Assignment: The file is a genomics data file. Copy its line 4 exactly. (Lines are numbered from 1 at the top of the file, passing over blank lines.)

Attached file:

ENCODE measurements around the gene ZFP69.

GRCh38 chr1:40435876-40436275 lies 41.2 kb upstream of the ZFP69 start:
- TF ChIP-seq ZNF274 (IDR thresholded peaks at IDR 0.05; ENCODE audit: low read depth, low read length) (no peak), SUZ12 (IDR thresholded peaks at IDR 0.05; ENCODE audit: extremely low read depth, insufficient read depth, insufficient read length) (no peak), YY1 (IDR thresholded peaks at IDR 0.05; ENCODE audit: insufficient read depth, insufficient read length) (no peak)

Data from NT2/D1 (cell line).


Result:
Data from NT2/D1 (cell line).